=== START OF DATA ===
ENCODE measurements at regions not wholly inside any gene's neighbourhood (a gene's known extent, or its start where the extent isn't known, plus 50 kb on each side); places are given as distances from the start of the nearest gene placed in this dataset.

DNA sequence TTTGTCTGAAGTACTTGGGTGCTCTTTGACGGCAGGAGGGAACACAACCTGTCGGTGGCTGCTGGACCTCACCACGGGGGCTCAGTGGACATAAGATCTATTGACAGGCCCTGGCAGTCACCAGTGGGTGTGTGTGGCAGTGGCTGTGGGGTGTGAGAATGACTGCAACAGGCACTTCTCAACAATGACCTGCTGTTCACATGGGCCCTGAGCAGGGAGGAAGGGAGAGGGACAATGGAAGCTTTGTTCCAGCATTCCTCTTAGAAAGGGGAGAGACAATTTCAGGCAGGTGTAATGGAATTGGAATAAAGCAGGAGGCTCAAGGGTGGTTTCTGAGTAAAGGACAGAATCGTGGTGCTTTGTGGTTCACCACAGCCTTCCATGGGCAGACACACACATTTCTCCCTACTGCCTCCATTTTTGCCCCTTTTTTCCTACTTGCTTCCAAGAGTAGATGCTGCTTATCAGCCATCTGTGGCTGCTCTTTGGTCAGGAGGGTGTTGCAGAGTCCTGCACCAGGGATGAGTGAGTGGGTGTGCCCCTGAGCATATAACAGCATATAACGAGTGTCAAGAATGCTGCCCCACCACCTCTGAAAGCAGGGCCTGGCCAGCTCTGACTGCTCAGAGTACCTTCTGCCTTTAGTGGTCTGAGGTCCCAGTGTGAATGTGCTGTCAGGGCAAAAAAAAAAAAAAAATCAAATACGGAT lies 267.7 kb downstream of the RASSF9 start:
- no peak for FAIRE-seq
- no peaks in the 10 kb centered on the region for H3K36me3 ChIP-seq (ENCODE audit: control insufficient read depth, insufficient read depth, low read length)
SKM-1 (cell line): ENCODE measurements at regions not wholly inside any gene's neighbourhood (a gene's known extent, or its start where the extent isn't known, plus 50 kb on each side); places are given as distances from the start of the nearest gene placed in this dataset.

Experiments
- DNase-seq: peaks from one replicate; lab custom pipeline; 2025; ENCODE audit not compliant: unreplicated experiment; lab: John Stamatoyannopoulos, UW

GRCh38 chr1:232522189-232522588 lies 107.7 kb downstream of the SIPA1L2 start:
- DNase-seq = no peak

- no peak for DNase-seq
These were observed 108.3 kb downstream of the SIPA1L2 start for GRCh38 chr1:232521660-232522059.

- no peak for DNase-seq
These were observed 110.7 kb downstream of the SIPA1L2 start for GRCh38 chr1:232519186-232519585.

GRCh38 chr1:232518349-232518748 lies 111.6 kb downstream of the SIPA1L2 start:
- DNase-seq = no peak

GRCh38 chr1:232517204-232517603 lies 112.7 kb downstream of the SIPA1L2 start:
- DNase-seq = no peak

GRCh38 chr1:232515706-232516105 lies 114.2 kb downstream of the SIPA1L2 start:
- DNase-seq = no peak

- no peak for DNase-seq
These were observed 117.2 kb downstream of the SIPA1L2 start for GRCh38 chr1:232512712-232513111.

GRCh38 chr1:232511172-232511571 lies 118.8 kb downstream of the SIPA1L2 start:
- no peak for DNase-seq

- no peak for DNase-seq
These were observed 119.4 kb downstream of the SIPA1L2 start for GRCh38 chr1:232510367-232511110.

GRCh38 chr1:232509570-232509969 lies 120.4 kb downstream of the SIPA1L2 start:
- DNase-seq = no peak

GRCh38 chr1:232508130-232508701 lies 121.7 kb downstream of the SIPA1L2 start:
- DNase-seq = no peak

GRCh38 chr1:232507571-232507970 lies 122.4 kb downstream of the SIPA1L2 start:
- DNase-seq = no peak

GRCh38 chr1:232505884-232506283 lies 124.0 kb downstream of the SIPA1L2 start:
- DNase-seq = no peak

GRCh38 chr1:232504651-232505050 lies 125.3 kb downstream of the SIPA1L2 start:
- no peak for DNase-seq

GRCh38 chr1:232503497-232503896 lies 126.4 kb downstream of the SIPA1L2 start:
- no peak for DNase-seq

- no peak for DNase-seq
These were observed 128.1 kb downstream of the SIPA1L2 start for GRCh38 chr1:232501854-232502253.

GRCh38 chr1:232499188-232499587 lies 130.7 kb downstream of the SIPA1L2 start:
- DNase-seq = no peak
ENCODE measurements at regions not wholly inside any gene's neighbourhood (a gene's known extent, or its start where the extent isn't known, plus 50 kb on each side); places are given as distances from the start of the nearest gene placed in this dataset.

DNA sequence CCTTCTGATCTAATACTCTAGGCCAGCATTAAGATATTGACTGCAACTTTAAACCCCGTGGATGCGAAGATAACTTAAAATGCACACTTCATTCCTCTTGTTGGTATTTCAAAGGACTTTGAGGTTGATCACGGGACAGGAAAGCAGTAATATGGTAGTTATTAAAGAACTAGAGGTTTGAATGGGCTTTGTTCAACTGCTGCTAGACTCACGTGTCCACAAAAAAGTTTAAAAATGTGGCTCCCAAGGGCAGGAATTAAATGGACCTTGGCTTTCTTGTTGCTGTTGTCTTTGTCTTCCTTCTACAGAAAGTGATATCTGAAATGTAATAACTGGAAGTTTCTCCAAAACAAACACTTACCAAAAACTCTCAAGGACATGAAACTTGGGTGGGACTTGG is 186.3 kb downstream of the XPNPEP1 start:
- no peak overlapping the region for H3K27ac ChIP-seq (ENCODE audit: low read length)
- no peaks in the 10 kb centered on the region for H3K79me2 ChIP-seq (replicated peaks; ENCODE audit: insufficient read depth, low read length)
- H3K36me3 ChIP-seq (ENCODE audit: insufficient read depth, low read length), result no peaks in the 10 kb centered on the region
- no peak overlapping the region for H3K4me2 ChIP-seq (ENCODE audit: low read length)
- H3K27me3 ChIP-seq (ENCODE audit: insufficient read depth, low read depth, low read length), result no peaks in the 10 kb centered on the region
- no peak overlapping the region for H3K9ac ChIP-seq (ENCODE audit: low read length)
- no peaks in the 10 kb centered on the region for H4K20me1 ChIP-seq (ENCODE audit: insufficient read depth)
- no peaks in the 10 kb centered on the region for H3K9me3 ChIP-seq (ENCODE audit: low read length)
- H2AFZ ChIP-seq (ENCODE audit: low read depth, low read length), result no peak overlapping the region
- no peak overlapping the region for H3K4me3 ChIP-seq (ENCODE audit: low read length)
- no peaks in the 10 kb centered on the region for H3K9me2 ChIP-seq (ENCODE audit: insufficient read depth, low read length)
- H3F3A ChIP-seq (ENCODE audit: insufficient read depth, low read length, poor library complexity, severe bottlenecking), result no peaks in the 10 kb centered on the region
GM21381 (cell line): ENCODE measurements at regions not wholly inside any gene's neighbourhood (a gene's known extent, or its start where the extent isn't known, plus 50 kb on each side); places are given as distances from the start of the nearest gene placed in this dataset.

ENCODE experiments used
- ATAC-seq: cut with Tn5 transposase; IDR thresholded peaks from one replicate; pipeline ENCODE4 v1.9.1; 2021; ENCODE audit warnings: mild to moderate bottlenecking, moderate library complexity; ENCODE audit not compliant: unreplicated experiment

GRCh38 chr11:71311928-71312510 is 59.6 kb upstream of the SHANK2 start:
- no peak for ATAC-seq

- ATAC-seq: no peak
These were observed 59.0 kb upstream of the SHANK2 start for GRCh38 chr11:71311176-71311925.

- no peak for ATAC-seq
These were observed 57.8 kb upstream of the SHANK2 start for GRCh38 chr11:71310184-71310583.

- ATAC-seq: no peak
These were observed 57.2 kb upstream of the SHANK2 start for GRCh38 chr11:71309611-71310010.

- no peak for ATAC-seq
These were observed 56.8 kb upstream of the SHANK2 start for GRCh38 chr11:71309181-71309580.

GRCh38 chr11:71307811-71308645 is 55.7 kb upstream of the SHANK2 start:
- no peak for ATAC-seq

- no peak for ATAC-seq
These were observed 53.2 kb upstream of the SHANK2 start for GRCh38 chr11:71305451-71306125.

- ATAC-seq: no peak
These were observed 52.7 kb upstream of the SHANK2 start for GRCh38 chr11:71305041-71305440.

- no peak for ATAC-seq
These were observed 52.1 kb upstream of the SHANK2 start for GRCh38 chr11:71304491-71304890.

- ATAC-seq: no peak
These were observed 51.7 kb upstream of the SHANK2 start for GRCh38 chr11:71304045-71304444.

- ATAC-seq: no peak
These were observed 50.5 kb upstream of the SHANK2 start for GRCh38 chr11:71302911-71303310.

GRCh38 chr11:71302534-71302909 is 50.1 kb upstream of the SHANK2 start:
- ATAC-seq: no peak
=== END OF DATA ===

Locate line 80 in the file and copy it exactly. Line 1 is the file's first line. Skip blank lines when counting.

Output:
These were observed 50.5 kb upstream of the SHANK2 start for GRCh38 chr11:71302911-71303310.